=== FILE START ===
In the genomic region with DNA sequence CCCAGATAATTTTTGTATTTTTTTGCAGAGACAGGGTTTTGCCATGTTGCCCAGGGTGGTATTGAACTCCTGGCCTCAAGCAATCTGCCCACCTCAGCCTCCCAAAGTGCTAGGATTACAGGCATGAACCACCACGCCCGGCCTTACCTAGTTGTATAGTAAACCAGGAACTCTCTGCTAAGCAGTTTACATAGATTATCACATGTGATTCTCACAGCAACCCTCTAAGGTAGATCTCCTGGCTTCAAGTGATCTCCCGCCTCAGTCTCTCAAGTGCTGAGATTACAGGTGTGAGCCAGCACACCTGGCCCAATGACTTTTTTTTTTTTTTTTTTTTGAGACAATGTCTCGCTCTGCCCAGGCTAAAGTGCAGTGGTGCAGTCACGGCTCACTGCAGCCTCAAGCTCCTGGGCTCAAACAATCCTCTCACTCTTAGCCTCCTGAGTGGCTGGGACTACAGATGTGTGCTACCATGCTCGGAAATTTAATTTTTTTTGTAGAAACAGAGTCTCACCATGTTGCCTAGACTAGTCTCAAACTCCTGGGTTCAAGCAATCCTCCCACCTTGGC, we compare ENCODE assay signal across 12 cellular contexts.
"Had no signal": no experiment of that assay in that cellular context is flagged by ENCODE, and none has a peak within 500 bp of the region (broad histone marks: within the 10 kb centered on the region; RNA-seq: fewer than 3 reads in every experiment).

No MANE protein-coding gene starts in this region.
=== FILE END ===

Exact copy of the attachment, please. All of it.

In the genomic region with DNA sequence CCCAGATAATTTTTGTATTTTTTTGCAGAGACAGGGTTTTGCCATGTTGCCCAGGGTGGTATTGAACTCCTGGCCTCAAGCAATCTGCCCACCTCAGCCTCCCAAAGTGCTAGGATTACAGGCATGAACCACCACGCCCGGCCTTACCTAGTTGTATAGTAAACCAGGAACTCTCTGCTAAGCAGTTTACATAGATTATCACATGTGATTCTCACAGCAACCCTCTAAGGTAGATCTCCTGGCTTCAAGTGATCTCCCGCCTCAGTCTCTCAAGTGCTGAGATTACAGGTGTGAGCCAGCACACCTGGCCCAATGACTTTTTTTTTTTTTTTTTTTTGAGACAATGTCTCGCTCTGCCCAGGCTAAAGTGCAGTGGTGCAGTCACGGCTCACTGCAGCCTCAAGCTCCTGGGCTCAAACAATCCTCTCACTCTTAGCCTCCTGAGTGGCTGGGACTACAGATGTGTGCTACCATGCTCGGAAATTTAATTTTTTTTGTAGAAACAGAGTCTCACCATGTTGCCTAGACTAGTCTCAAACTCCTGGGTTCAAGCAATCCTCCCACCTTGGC, we compare ENCODE assay signal across 12 cellular contexts.
"Had no signal": no experiment of that assay in that cellular context is flagged by ENCODE, and none has a peak within 500 bp of the region (broad histone marks: within the 10 kb centered on the region; RNA-seq: fewer than 3 reads in every experiment).

No MANE protein-coding gene starts in this region.